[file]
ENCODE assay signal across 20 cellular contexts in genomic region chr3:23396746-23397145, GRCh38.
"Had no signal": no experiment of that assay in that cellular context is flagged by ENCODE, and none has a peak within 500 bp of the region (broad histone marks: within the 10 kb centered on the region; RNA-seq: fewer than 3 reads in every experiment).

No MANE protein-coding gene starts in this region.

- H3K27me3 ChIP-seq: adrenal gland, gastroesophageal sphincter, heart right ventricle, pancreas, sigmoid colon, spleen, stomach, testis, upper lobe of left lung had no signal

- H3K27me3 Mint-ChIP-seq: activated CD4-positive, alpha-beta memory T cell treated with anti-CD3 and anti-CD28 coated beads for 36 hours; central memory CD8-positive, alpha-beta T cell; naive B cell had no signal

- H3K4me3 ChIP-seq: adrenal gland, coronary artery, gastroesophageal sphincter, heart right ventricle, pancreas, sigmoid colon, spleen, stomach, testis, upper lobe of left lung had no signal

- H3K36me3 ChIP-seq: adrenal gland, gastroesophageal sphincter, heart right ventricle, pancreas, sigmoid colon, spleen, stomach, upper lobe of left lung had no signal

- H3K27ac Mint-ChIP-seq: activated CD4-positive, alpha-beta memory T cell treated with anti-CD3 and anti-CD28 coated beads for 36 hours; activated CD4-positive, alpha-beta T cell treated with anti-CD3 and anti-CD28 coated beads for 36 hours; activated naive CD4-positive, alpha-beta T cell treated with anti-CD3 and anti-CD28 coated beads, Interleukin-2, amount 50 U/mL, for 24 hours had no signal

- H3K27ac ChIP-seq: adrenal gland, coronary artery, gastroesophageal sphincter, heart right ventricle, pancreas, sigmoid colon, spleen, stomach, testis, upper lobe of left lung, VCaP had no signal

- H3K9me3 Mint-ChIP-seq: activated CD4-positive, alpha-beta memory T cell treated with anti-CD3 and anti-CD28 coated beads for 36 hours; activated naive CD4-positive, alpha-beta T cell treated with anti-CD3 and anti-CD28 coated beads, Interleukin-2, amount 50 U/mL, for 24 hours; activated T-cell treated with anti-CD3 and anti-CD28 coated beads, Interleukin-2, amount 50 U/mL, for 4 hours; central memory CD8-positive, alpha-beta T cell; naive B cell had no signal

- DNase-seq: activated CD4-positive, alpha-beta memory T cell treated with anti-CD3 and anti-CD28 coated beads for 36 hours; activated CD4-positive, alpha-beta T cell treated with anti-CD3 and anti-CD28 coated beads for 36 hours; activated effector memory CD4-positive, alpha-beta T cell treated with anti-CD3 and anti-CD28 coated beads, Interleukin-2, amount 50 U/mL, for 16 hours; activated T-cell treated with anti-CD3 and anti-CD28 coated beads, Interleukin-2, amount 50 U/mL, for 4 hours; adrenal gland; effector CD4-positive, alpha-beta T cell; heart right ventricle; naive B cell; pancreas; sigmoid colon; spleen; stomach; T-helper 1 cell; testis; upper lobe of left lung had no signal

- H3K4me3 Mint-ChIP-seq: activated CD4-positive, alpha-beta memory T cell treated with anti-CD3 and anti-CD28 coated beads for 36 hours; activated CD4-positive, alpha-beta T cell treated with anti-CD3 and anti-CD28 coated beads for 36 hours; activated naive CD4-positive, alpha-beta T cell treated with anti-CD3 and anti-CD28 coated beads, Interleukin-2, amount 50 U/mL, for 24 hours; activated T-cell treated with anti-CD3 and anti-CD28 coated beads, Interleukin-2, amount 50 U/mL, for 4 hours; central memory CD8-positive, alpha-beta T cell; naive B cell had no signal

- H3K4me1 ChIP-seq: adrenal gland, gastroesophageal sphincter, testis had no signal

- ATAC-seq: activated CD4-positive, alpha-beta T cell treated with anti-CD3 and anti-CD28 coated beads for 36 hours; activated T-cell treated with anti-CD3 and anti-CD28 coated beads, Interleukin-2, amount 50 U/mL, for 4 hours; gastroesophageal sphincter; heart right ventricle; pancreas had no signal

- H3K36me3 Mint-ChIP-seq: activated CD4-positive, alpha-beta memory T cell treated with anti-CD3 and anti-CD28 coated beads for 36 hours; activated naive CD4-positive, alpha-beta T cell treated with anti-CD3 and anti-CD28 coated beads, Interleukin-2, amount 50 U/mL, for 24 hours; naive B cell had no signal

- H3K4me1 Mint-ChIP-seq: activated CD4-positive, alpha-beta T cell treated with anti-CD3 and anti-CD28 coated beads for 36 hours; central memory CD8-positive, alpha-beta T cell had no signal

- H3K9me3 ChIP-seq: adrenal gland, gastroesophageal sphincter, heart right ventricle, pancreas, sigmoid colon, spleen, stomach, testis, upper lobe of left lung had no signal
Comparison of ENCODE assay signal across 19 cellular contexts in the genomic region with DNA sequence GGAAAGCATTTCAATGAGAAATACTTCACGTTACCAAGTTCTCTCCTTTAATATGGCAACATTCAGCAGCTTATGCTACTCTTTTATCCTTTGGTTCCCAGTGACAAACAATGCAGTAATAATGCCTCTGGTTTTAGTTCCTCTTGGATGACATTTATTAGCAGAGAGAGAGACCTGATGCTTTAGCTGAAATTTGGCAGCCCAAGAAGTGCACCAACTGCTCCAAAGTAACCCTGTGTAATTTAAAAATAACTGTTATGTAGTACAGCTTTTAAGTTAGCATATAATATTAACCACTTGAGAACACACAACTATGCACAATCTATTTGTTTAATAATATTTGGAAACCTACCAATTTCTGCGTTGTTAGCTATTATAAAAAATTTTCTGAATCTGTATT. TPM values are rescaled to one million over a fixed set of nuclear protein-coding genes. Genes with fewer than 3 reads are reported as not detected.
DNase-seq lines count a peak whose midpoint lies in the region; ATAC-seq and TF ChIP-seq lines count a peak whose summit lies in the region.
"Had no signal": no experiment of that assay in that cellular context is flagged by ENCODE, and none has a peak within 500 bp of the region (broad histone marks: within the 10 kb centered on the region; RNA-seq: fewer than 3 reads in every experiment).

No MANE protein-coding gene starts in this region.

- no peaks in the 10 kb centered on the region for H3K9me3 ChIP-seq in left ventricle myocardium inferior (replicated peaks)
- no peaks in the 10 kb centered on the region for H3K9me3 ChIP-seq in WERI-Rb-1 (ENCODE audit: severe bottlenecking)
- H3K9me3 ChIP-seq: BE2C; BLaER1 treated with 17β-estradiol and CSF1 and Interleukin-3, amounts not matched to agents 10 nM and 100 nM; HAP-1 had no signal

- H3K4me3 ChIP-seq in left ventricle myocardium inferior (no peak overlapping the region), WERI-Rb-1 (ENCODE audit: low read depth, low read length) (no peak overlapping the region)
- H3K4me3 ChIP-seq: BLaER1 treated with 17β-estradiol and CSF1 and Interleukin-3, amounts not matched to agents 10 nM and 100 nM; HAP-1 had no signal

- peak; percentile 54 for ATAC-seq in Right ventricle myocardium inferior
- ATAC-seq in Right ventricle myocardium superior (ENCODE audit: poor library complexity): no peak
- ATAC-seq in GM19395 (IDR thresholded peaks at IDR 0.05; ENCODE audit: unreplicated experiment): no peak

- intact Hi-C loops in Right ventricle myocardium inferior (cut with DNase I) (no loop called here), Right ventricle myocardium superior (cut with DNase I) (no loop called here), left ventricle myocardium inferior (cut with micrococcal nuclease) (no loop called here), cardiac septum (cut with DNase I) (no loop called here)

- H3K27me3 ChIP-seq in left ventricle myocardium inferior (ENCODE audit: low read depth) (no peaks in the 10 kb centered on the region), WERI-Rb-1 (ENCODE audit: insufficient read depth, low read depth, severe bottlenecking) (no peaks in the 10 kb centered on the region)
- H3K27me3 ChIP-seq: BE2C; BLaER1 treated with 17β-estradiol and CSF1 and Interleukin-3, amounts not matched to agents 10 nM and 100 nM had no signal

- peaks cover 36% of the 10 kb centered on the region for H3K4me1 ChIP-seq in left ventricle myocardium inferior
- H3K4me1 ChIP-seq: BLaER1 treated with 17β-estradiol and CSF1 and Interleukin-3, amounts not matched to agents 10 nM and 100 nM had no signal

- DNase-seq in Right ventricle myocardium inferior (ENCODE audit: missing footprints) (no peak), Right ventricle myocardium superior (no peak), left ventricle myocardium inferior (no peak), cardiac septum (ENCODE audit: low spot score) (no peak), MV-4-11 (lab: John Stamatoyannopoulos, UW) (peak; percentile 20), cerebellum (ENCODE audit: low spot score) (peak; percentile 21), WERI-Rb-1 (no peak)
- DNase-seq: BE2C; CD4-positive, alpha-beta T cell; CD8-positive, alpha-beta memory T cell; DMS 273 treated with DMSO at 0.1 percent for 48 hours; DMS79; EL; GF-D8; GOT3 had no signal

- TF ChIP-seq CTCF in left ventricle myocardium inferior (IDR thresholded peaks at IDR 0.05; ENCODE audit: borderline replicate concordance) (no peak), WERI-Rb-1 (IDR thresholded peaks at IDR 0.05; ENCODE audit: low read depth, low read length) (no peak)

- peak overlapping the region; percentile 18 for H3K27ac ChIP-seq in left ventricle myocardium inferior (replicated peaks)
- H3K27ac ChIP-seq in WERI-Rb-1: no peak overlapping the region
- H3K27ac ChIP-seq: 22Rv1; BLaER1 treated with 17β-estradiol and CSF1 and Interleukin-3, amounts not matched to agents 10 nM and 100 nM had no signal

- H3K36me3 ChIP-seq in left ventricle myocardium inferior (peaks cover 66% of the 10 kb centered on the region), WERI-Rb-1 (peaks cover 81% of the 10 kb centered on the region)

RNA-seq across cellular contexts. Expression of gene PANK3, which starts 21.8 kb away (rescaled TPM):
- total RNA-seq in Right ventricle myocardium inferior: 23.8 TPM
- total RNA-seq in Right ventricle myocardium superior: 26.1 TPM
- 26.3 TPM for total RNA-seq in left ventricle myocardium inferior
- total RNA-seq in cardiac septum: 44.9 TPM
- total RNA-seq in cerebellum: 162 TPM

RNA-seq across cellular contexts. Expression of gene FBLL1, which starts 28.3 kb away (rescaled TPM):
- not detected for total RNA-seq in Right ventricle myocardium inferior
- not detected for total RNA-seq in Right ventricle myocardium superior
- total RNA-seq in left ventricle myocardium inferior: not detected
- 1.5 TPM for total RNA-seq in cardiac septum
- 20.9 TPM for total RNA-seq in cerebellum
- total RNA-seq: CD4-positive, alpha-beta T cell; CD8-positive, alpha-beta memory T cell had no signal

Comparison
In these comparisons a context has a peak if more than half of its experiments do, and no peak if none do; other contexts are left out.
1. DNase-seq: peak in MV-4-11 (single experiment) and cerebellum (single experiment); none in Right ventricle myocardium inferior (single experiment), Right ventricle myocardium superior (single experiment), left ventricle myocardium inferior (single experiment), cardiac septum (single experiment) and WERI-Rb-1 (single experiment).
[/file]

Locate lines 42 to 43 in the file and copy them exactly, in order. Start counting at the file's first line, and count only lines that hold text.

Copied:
RNA-seq across cellular contexts. Expression of gene PANK3, which starts 21.8 kb away (rescaled TPM):
- total RNA-seq in Right ventricle myocardium inferior: 23.8 TPM